Lost Years in Guantanamo
by Ismail Kamal Kushkush
February 21, 2008
KHARTOUM — When Pakistani intelligence stormed Salim Mahmud Adam's Peshawar residence on May 27, 2002, the Sudanese teacher had no idea this would lead to six hellish years in America's notorious Guantanamo detention.
"When I opened the door, they immediately handcuffed me," Adam, 44, told IslamOnline.net from his home in Sudan, 70 days after his release.
Adam, 44, still vividly remembers the screams and tears of his wife and three children that dreadful night.
"At 1:00 AM they came to my house from all sides. My wife was pregnant at the time. They showed no mercy."
Adam, then principal of a Peshawar orphanage school run by a Kuwaiti NGO, was blindfolded and taken into custody.
He was interrogated for twelve fore being sent to Bagram, another notorious US detention camp and airbase in Afghanistan.
Adam's agonizing torture ordeal began early on in Bagram.
"We were all left nude in front of each other," he remembers an insulting practice for Muslims.
"Interrogations would sometimes last for three to four hours."
After two months, it was the time to move to another pit of hell thousands of miles away.
Adam painfully describes Guantanamo as a place "in contrast with humanity."
He recalls the harsh interrogations, beatings, the cries and screams of fellow detainees and loud music played at the time of prayer.
"Some (interrogators) would tell me we know you are innocent but this is a political game."
The Bush administration has been holding hundreds of detainees in Guantanamo since 2002.
The camp has for years been criticized by international watchdogs and rights icons for operating outside the law.
Many at the camp, where some 275 detainees are still being held, have committed suicide, attempted to and gone on extensive hunger strikes.
Like Adam, compatriot Adel Hasan Hamad will always remember the day he was arrested in Pakistan on July 18, 2002.
Hamad was working as a hospital administrator in Peshawar.
"When the [US] war started in Afghanistan, all foreigners left to Pakistan," he remembers.
Hamad, married and the father of four girls, went on vacation to Sudan with his family in the summer of 2002.
Leaving the family back home, he returned to Pakistan on July 16, 2002.
"I only wanted to help refugees in Afghanistan and Pakistan."
Two days after his arrival, he was arrested.
"I was woken up by Pakistani intelligence officers who told me not to move and asked for my papers."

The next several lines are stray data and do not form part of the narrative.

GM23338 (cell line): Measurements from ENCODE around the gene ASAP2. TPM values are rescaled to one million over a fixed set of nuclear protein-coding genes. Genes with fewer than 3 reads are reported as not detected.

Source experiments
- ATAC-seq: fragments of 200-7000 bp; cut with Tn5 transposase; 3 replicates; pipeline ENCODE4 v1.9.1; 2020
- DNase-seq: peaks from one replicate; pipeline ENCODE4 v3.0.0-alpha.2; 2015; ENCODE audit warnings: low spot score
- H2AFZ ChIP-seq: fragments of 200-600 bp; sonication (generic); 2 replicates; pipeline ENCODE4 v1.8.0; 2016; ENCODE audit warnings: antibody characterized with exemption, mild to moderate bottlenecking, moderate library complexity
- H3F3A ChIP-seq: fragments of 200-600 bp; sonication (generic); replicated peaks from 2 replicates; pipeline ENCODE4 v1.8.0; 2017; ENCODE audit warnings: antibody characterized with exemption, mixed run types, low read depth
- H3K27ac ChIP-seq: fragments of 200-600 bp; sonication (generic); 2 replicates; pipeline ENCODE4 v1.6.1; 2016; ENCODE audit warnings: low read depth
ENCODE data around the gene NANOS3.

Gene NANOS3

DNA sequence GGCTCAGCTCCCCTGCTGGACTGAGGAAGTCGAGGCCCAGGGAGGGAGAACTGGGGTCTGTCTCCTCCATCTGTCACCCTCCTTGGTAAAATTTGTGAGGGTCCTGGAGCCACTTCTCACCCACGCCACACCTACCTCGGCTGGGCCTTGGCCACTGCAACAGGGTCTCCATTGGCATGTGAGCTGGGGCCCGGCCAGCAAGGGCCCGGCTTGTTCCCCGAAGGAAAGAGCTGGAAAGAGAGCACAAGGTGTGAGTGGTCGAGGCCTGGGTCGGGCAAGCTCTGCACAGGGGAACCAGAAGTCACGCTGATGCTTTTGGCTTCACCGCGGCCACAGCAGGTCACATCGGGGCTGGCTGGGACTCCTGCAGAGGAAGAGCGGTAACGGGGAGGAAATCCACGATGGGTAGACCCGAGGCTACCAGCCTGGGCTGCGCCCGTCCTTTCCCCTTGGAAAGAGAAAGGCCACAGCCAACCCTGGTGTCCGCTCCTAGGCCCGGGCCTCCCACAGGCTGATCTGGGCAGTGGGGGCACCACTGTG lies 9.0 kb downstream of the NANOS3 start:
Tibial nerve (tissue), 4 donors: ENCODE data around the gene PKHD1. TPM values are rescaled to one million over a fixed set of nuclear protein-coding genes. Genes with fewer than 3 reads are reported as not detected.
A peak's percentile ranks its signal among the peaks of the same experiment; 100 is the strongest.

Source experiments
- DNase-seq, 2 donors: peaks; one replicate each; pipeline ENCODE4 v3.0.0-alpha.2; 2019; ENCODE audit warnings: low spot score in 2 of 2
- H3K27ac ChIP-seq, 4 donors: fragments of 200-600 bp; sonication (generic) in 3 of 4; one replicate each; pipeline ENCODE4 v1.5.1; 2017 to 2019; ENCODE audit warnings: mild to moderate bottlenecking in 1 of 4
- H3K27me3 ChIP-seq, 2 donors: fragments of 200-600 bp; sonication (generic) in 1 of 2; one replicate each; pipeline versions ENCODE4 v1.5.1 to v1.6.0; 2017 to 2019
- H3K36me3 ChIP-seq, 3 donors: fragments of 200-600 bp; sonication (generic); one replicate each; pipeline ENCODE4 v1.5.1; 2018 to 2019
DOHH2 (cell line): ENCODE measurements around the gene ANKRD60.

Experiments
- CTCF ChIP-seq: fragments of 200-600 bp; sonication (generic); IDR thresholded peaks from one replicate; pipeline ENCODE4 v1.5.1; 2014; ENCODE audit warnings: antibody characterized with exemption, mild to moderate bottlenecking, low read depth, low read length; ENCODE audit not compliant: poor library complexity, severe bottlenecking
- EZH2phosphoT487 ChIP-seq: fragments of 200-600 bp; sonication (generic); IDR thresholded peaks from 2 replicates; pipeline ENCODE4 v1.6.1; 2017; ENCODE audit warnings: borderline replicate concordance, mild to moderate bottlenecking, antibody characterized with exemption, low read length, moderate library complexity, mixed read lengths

Stunned Hamad watched as one officer approached an accompanying American official with the question that changed his life for ever.
"He told him my papers were OK, should we arrest him?" he remembers. "The American said ‘yes.’"
Hamad was taken to a Pakistani prison where he remained for six months and fifteen days, questioned by intelligence officers.
He and three others, who were all hand-cuffed and hooded, were then flown on an American military plane to Bagram, now known to have always been a stopover for most of the people shipped to Guantanamo no matter where they were first detained.
"There, they started beating us once we arrived."
US soldiers and officials there, Hamad explains, subjected him to constant interrogation, often associated with either beatings, cursing or threats.
"They would not let us sleep."
After two months of constant "interrogation and punishment", Hamad explains, he and others were shipped to Guantanamo.
"We were taken in a cargo plane, tied to the floor," he recalls.
"It took nearly twenty hours to get there."
In Guantanamo, Hamad again was interrogated daily; sometimes twice a day, but never officially charged.
"They 'accused' me of helping Taliban and al-Qaeda," he said.
"I asked how so? They said that was secret information.
"I was accused of being an enemy combatant but I never carried weapons."
Washington had declared all Guantanamo detainees as "unlawful enemy combatants" to deny them legal rights under American legal system.
Only three of some 750 people sent to Guantanamo since 2002 have faced formal charges.
Some 400 prisoners have been discharged over the past two years without explanation for years behind bars.
In 2004, Hamad appeared before a Combatant Status Review Tribunal that cleared him of the charge of being an enemy combatant.
In September, 2007, he was finally cleared by a military court of posing a threat to the United States.
Three months later, he breathed a sigh of relief while being taken away from hellish Guantanamo.
Flying home together on December 13, Hamdan and Adam had no idea more agony was in store.
Heart-broken Hamad, 50, was told his youngest daughter, Fida, had passed away while he was languishing at Guantanamo.
The family, which lost its source of income by his detention, could not afford to treat Fida when the young angel was struck by illness.
Adam, meanwhile, is still trying to reunite with his Pakistani wife and three children, still living in Peshawar.
One daughter, 5-year-old Amina, was born after his detention and has never known a father.
With the help of human rights groups, the two men are planning to sue the US for an apology and compensations after long years behind Guantanamo's high-walls.
"Guantanamo is place where human rights are abused," said Adam, fighting back tears.
"It needs to be shut down immediately."
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